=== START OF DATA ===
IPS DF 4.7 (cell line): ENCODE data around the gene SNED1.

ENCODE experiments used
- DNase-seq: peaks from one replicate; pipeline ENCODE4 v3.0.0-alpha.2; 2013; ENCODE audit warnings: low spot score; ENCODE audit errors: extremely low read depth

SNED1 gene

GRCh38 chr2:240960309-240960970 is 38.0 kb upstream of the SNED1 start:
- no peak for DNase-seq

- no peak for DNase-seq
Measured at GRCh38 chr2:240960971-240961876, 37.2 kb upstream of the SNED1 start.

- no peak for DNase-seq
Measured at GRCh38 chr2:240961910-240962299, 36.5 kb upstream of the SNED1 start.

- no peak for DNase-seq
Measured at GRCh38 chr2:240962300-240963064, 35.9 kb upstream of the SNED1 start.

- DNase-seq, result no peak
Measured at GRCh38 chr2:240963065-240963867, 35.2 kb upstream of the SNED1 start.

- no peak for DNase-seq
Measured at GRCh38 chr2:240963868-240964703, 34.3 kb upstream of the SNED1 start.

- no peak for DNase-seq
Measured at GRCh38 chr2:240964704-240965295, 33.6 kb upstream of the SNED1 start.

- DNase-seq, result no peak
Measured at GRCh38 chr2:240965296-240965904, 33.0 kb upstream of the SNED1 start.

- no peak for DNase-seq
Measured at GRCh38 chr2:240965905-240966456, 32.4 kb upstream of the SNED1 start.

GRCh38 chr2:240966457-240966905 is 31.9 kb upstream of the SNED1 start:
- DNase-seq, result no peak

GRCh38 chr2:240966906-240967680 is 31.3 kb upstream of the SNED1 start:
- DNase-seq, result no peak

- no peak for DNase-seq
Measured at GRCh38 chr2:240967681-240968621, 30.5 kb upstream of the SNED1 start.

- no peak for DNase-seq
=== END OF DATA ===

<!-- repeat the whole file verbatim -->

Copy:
IPS DF 4.7 (cell line): ENCODE data around the gene SNED1.

ENCODE experiments used
- DNase-seq: peaks from one replicate; pipeline ENCODE4 v3.0.0-alpha.2; 2013; ENCODE audit warnings: low spot score; ENCODE audit errors: extremely low read depth

SNED1 gene

GRCh38 chr2:240960309-240960970 is 38.0 kb upstream of the SNED1 start:
- no peak for DNase-seq

- no peak for DNase-seq
Measured at GRCh38 chr2:240960971-240961876, 37.2 kb upstream of the SNED1 start.

- no peak for DNase-seq
Measured at GRCh38 chr2:240961910-240962299, 36.5 kb upstream of the SNED1 start.

- no peak for DNase-seq
Measured at GRCh38 chr2:240962300-240963064, 35.9 kb upstream of the SNED1 start.

- DNase-seq, result no peak
Measured at GRCh38 chr2:240963065-240963867, 35.2 kb upstream of the SNED1 start.

- no peak for DNase-seq
Measured at GRCh38 chr2:240963868-240964703, 34.3 kb upstream of the SNED1 start.

- no peak for DNase-seq
Measured at GRCh38 chr2:240964704-240965295, 33.6 kb upstream of the SNED1 start.

- DNase-seq, result no peak
Measured at GRCh38 chr2:240965296-240965904, 33.0 kb upstream of the SNED1 start.

- no peak for DNase-seq
Measured at GRCh38 chr2:240965905-240966456, 32.4 kb upstream of the SNED1 start.

GRCh38 chr2:240966457-240966905 is 31.9 kb upstream of the SNED1 start:
- DNase-seq, result no peak

GRCh38 chr2:240966906-240967680 is 31.3 kb upstream of the SNED1 start:
- DNase-seq, result no peak

- no peak for DNase-seq
Measured at GRCh38 chr2:240967681-240968621, 30.5 kb upstream of the SNED1 start.

- no peak for DNase-seq